These Haitian siblings ― residents of Pierre Payen, Haiti ― are beaming with pride. They were the first.
The first home in Friendship Village with no flying insects spreading dangerous diseases to their family.
Also, the first residents in their village to live free from a latrine stench pervading their living quarters.
The first family in Haiti to have a revolutionary SaTo sanitary toilet pan installed in their home. And have their quality of life forever improved. On July 11, 2014, this Haitian banana harvester, Edline, and her family became owners of the first SaTo hygienic toilet pan installed in the Western Hemisphere.
The open latrine (left) allowed flying insects to come into contact with human waste and spread disease to the family. The American Standard SaTo toilet pan (right), shown with its proud owner, seals off the latrine to keep the home healthier and safer.
The SaTo sanitary toilet pan was invented by plumbing manufacturer American Standard Brands initially for use in rural Bangladesh. It closes off pit latrines from the open air, reducing the transmission of disease via air-borne insects. Here in this village in Haiti, half a world away from Bangladesh, the SaTo toilet pan serves the same purpose.
With several small children, this household ― located 90 miles outside the island nation’s capital of Port o Prince ― was in desperate need of an improved sanitation device. Like most residents, this family was using an open latrine when going to the bathroom. Located inside their home, the latrine emitted an unpleasant odor while allowing insects to easily come into contact with the human waste. This led to the spread of disease from the pathogens transmitted from the insects to the family members.
Friendship Village ― built to give shelter to Haitian earthquake victims ― was the site of the first SaTo sanitary toilet pan installed in Haiti to prevent the spread of disease through insects’ contact with human waste in open pit latrines.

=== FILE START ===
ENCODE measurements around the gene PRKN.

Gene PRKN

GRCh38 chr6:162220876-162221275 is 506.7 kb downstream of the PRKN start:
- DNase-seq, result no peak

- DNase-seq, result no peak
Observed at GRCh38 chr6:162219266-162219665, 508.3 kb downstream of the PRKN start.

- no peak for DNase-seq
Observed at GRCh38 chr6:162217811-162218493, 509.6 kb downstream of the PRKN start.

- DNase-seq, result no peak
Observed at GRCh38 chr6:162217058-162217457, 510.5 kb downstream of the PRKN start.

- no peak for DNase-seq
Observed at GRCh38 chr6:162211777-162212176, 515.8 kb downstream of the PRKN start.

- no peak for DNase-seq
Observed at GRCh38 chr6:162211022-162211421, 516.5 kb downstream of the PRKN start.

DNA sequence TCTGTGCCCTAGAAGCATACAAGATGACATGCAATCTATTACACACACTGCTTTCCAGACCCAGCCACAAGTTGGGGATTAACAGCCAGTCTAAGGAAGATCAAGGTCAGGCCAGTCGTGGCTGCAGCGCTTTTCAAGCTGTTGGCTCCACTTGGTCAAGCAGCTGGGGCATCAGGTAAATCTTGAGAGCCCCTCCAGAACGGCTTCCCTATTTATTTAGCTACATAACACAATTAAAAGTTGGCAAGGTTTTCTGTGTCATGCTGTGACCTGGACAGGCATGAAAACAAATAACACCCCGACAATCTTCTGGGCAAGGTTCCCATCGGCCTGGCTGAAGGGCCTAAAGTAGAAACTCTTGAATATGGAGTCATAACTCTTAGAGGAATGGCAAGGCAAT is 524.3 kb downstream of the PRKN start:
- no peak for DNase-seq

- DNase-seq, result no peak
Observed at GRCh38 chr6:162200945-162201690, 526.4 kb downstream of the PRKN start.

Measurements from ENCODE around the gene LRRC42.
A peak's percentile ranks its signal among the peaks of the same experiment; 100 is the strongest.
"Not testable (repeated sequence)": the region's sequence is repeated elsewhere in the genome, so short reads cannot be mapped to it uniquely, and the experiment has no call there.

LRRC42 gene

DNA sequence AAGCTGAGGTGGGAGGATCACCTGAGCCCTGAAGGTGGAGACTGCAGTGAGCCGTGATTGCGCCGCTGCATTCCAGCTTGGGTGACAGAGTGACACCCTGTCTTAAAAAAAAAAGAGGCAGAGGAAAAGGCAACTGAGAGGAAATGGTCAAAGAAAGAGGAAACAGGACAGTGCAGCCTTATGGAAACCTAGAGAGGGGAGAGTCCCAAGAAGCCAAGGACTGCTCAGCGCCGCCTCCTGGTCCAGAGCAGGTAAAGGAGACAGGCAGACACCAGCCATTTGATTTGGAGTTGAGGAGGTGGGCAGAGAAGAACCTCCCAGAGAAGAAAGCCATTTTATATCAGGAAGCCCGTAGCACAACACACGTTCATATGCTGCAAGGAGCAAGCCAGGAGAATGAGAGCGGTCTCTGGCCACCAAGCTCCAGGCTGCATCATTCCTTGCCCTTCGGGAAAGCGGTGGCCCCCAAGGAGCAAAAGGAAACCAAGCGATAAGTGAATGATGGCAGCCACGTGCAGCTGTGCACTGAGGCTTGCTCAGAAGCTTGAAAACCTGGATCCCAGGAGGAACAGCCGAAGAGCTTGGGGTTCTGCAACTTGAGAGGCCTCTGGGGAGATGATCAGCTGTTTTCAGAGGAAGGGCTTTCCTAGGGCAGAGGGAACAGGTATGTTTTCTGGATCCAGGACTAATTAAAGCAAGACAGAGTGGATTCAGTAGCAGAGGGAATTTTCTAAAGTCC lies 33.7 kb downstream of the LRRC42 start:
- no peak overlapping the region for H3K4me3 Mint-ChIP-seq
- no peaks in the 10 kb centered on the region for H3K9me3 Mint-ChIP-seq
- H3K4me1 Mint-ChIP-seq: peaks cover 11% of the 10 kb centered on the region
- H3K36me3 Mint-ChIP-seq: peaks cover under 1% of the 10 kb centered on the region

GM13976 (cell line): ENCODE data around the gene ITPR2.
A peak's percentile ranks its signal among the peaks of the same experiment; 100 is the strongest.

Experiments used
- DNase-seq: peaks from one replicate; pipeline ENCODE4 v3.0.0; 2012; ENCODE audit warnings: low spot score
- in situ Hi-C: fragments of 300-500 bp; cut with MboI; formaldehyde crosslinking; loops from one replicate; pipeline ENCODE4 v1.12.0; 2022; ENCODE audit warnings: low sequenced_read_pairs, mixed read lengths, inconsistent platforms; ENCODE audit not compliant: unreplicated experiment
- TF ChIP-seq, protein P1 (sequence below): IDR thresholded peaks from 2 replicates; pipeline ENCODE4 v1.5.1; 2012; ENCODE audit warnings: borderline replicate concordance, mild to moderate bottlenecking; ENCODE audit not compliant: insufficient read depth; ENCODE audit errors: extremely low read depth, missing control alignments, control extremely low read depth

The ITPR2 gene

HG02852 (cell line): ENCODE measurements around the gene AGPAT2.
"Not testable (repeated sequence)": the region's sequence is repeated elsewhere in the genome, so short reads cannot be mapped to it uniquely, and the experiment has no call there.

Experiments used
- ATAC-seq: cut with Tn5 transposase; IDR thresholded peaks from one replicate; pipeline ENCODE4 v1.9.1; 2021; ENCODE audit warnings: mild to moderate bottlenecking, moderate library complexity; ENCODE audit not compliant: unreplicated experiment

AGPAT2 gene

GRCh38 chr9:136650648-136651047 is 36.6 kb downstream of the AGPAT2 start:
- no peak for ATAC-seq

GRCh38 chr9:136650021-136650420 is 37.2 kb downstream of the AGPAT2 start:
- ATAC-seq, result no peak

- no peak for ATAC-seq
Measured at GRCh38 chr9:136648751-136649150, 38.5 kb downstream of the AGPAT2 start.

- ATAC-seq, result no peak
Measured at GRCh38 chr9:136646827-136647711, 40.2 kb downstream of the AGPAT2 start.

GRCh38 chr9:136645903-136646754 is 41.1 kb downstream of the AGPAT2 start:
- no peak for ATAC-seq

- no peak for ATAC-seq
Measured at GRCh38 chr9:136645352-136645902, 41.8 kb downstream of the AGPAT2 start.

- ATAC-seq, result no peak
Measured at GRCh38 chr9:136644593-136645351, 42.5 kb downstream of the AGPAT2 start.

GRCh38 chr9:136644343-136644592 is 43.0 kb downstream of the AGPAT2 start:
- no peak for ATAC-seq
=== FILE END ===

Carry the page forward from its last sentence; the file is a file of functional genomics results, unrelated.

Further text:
Nearly all of the villagers attended this historic SaTo installation. It symbolized an important step forward in improving sanitation in a nation still reconstructing two years after this devastating natural disaster. Aside from learning about the SaTo pan’s benefits, residents were educated on basic plumbing tips. They were instructed how to keep all open sewer lines tightly capped and extend the latrine vent well above the roof line of their homes.This initial SaTo pan was installed by American Standard’s Jim McHale, Ph.D., who serves as the Company’s global sanitation products business unit leader. McHale accompanied volunteers from Plumbers Without Borders to Haiti in July 2014 to determine if the SaTo pans would be useful in improving sanitation facilities in that country. He visited with 40 families in Friendship Village, a community developed and built by NGO Food for the Poor to provide shelter for the victims of the 2010 Haitian earthquake.
In 2014, American Standard will be donating more than 7,900 SaTo pans for use in homes, schools and tent cities in Haiti. Food for the Poor will assist with the pan distribution to villages throughout the nation. This effort will help Haiti’s residents rebuild with safer sanitation facilities and an improved quality of life, one SaTo at a time.
SaTo™ is a registered trademark of American Standard Brands.
Source: SaTo Stories: SaTo Toilet Pan Brings Safe Sanitation to Rural Haiti